Rishi is…well who is Rishi? At first we see him, like Dimple as dull and slightly creepy as well as being a total parent-pleaser. Who wants that? Not Dimple, for sure.
But it turns out Rishi is a pretty decent guy, smitten with Dimple and suffering from a severe case of Obedient Eldest Son Syndrome. Truth be told, hewould never have been my cup of chai but the ups and downs of the teens’ stay at a fancy web development camp have enough humour, heart and sheer joie-de-vivre to leave even this most cynical reader with a smile on her face. Tremendous fun. 13+
I adore novels in verse and this gentle tale of Mimi, who is Japanese and African-American is set in 1969, the year of the Apollo moon landing. Mimi’s dad is a college professor and when he is transferred to Vermont, Mimi finds herself in a neighbour hood and school where she is one of very few non-whites. Their only neighbour is hostile, Mimi hasn’t made many friends at school and worst of all, Vermont is stuck in the 1950s when it comes to gender attitudes, with the girls expected to do home economics instead of shop and Mimi’s interest in astronomy brushed off.
Mimi is a strong character who knows her own and her family’s worth and she won’t be daunted, eventually making friends with the neighbour’s visiting nephew and a new girl who has moved from the segregated South. The mores and niceties of the time are demonstrated, we are often angry on Mimi and her family’s behalf while her father believes that gently does when it comes to changing people’s attitude:
“Like raindrops on granite.” I say,
because we know that’s how I persist—
drip, drip, drip
until the granite cracks.”
Reading in a post-Brexit UK under the shadow of Trump’s America, makes one rather bitter about this–but that’s not this wonderful book’s fault.
This would be a perfect Year 6 or 7 class reader.10+
Piecing Me Together is a lovely, delicately told examination of a black teenage girl from a deprived neighbourhood negotiating her way through a scholarship to private school while keeping it real with the friends and family she doesn’t want to leave behind.
Jade is a model student, a good girl. But at her fancy private school she’s an outsider, not having made a real friend in two years. So when she makes friends with Sam, another scholarship girl, and is asked to take part in a mentoring programme, she’s hoping for so much. But Maxine, her mentor, is from a firmly middle-class black background and has her own issues to deal with. And when Sam gets picked over Jade for a trip abroad…and doesn’t react in the same way as Jade and her friends to an instance of police brutality nearby, well Jade starts to wonder:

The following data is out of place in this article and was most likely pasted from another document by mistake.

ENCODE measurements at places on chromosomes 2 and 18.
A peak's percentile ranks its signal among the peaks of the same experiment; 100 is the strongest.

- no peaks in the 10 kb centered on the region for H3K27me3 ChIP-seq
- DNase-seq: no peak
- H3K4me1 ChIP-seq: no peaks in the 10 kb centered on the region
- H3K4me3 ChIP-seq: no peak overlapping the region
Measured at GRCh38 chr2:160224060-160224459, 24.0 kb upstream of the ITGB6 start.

…if a black girl’s life is only about being stitched together and coming undone, being stitched together and coming undone.
I wonder if there’s ever a way for a girl like me to feel whole.
This is a beautifully written book and I’m so glad it’s being published in the UK with that stunning cover. 11+
BOTH my kids and I enjoyed reading The First Rule of Punk so much we decided to have a mini family book club about it. TFROP is the story of Maria Luisa (or Malu as she prefers) who moves with her mother (SuperMexican, academic) away from her Dad (white, record-store owning, ageing punk) to Chicago.
How Malu copes with a new high school, meeting other Mexican-American kids for the first time and finds her own friendship group and identity really resonated with my own kids who are also of diverse heritage. And Malu is just a great character, feisty, impulsive and secure enough in her own punk Mexican identity to make her own zines (which punctuate the text delightfully) dress in her own zany style, wear punked-up make-up and dye her hair green despite her mother’s very understandable hand-wringing…
We turned our kitchen into Calaca, the coffee-shop Malu hangs out at, ordered drinks from our waitress (yours truly) and made our own zines while discussing the book and what we loved about it. And (of course) we played our own punk playlist.
There is a great interview with Celia Perez here together with her own playlist! Highly recommended 9+